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Traci Melchor shares story of mental health in the workplace with local business leaders

January 24, 2019   ·   0 Comments

By Brock Weir

If you were feeling dark or anxious today, how many of you felt comfortable enough to phone your boss to say you needed the day off because of it?
Television personality Traci Melchor would venture a guess to say that not many of you would say yes – but that is something that needs to change, she says.
Ms. Melchor brought her story of mental health in the workplace to local business leaders this fall as the closing keynote speaker at the Aurora Chamber Women’s Summit. Hosted by the Aurora Chamber of Commerce at the Royal Venetian on Industrial Parkway South, the Summit’s theme was “Empower, Educate, Elevate,” and featured a full roster of speakers chosen to provide support for women entrepreneurs and provide advice to help women in business achieve their goals.
Ms. Melchor, in a discussion hosted by Elvira Caria, shared her very personal experiences struggling with mental health and finding that all-important work-life balance.
She started to notice her struggle, she said, a few years ago when she was chosen to co-host the CTV chat show The Social. At the time, she was already working on two full-time shows and was raising two children as a single mother.
“It seemed like a great idea – let’s have more work!” she said, with a chuckle, noting that what attracted her about the opportunity on The Social was the opportunity to shape a new show from the ground up. “About three months into the show, I got a cancer diagnosis.”
Supporting her in her battle with the rare DFSP form of cancer was Chris Hyndman, who co-hosted CBC’s lifestyle show Steven & Chris with his partner Steven Sabados. Ms. Melchor had her surgery and had to spend the six months of The Social’s first nine months on the sidelines before making the decision to go back to work. Shortly thereafter, Hyndman was found dead in an alley outside of his Toronto home, a death which made headlines across the country.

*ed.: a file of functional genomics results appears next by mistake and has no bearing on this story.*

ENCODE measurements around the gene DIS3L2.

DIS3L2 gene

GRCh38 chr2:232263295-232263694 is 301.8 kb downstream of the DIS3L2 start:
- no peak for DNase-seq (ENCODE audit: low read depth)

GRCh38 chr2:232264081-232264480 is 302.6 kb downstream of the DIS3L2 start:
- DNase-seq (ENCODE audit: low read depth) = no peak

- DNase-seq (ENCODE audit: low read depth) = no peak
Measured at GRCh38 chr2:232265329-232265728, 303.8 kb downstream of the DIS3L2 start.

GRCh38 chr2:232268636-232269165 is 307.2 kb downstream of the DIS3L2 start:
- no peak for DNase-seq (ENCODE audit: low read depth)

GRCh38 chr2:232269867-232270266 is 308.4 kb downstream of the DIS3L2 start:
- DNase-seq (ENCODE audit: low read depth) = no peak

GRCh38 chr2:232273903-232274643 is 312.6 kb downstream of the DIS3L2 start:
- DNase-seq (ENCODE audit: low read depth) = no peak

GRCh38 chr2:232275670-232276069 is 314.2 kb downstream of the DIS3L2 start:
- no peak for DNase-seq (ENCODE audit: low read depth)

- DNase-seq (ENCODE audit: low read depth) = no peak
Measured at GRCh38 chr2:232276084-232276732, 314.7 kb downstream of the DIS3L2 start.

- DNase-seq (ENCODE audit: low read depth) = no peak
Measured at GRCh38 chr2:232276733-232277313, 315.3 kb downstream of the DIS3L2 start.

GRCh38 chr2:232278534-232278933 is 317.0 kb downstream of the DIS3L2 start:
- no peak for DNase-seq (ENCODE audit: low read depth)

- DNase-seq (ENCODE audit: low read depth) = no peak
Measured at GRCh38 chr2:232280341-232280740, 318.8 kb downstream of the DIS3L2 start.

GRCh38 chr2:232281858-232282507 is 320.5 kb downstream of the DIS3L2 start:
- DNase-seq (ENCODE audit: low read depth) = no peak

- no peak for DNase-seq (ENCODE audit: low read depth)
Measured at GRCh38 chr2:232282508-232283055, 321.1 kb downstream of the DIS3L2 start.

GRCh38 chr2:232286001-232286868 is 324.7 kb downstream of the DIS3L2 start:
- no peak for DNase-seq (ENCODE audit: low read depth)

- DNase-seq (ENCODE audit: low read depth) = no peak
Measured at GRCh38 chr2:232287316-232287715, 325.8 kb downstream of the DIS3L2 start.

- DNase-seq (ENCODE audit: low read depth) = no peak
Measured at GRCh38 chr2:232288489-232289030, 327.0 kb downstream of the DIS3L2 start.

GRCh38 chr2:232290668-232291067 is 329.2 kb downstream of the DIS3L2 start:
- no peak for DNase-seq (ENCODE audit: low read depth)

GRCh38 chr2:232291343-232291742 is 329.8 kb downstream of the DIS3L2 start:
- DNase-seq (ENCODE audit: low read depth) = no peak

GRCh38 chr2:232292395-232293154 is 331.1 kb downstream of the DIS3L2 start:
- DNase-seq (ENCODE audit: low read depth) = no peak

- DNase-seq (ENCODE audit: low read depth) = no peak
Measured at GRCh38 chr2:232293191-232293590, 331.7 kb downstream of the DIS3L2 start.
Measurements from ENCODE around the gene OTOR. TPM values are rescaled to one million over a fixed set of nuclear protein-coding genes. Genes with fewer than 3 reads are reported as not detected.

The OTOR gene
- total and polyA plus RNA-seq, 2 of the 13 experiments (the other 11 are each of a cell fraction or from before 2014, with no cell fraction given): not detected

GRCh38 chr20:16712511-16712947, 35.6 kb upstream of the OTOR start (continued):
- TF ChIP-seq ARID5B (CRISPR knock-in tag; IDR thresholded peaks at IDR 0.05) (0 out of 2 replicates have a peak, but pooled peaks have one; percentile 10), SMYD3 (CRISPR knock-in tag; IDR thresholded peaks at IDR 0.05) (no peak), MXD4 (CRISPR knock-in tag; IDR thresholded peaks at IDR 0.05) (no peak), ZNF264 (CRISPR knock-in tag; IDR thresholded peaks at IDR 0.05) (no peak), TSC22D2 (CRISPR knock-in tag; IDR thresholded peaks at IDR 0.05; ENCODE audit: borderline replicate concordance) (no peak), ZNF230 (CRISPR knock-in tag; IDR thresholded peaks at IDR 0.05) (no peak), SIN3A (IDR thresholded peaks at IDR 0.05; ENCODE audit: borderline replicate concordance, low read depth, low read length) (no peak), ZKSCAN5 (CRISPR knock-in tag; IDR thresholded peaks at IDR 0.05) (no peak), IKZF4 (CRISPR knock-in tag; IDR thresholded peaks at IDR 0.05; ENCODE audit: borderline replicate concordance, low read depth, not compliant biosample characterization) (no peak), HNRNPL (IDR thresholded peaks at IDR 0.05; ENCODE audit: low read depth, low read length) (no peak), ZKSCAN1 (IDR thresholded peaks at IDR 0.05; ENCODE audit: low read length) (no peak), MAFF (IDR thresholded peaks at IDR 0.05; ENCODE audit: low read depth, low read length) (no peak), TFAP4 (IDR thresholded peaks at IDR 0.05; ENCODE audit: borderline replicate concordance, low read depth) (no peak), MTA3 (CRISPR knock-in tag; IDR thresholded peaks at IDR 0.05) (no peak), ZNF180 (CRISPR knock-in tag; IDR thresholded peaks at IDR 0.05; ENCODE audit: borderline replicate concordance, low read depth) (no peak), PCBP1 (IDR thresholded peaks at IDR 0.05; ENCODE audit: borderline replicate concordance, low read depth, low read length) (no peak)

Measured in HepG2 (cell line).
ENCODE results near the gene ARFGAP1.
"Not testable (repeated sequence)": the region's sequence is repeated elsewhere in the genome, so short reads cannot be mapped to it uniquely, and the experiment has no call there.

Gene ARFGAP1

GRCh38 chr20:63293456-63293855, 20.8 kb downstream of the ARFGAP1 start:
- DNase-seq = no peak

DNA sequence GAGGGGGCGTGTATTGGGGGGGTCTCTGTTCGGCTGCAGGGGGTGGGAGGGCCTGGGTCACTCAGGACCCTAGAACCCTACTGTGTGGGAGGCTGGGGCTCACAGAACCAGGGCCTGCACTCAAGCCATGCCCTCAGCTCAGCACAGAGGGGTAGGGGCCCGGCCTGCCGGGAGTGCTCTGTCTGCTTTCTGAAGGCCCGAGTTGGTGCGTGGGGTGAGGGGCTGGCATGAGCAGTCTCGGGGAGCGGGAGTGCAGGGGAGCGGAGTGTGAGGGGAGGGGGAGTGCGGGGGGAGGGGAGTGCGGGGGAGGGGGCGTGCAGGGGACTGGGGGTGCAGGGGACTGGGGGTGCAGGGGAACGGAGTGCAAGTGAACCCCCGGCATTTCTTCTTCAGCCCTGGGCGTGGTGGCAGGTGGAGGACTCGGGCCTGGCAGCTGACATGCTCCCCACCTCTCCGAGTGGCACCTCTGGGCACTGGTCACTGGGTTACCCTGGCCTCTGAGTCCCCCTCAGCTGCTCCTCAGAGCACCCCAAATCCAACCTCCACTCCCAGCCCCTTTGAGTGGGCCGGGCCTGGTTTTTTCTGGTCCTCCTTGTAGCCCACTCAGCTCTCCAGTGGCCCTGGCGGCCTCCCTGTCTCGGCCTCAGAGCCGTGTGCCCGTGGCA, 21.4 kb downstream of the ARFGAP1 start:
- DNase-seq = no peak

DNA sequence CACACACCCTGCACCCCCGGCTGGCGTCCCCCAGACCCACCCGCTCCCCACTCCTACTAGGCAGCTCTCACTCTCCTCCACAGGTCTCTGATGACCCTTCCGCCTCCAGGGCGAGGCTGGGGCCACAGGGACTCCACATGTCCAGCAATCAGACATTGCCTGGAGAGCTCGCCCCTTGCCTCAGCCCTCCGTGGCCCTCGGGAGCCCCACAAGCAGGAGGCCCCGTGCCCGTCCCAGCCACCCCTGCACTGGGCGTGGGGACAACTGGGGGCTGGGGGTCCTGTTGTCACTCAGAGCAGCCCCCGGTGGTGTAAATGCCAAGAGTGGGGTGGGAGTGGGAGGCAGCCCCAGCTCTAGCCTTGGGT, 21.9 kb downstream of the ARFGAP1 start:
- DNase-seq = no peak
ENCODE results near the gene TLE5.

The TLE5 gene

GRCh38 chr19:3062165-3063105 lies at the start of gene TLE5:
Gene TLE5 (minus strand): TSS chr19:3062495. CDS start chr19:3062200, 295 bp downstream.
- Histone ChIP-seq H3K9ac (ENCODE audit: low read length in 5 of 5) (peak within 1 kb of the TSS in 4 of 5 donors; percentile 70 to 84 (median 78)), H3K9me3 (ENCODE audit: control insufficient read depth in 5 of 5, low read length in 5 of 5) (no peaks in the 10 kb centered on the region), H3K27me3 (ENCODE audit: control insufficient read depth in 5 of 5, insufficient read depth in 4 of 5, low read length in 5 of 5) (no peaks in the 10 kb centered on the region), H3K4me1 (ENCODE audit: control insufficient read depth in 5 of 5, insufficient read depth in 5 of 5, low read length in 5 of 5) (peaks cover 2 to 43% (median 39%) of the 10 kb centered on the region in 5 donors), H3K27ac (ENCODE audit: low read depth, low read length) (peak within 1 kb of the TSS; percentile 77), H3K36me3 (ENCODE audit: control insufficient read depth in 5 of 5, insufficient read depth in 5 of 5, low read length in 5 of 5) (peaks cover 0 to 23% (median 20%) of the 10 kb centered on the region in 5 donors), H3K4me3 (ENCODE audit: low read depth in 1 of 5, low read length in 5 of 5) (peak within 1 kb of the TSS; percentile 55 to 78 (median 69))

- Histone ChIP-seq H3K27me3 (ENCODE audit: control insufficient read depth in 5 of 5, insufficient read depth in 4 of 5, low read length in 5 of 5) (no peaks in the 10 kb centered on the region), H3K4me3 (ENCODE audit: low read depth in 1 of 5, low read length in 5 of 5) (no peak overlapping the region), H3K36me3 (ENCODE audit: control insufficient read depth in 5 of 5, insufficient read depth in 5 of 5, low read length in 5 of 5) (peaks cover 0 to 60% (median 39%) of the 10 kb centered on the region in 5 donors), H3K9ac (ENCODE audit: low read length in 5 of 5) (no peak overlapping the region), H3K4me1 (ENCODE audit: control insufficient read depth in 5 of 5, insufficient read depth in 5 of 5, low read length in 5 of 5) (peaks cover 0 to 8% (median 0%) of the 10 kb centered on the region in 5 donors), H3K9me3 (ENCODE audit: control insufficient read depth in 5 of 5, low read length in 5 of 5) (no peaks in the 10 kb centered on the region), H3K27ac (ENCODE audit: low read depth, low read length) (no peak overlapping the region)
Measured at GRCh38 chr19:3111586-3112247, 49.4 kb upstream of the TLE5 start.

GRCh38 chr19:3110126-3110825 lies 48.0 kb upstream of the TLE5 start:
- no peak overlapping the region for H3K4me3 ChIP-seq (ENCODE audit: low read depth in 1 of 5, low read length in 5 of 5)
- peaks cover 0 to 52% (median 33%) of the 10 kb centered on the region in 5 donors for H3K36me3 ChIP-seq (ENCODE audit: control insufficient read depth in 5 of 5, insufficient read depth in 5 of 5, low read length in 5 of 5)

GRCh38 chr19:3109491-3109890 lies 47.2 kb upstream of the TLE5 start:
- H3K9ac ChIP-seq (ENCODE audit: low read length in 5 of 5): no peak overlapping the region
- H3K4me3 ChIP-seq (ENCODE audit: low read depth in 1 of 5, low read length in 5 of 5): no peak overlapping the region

“I couldn’t make sense of it because I was actually supposed to go to their house that night,” said Ms. Melchor about making the sudden decision to spend the night at home with her mom while her two kids were away. “The last time I spoke to Chris, he was in Barbados and we had the best conversation ever. I told him I loved him, he told me he loved me…we were making plans to go over that Sunday…and every box was checked. That keeps me going and it just keeps me hopeful.”
But she wasn’t sleeping. She was burning the candle at both ends. If an author was booked to appear on The Social, she would diligently do her homework reading the book cover to cover – even if only for an eight-minute segment on the air.
One such book was the memoir written by Justin Trudeau, just prior to becoming Prime Minister. In it, he wrote about his mother Margaret’s struggles with mental illness, including a time when, at a low point, mother dropped in on her eleven-year-old son’s gym class “crying and distraught.”
“I remember reading that and thinking, ‘Wow,’ and something connected with me,” Ms. Melchor recalls. “If that could happen to me, with the resources around her, why couldn’t that happen to me? We had to pre-tape Bell’s Let’s Talk Day when he became Prime Minister and he picked The Social [to discuss this topic]. When we got to formulate how the interview was going to be, and I really wanted to talk to him about that day when he was eleven, he explained it and he was living it. In his eyes, I saw him reliving that as an eleven-year-old and I remember thinking there was something wrong with me.”
Another component of Bell Let’s Talk Day had her interviewing a mother who wrote a book about her son’s own struggles with mental illness, a fight which he ultimately lost.
“I read her book and just got through it and every day before the show we would have a run through with the producer and I was just breaking down in my office,” she said, realising she just couldn’t do it anymore without taking time off to address her own struggle.
In the first couple of months, she said she just couldn’t wrap her head around it. She liked her job and everything that came with it, but couldn’t understand “why my mind was failing me and not allowing me to be there.” She experienced guilt, she said, because she had never not worked, but she found the support she vitally needed from her employers, who connected her with a therapist she still sees today.
In the end, she said it is important to be kind to everybody because you never know what that person just went through. If someone is “bitchy,” it could just be a symptom of something else.
“If you are having an episode, feeling dark or anxiety, are we feeling powerful to go to our bosses or call in sick because you’re depressed today?” Ms. Melchor asked the packed audience last week.
Very few hands went up.
“We need to fix that, folks.”

         

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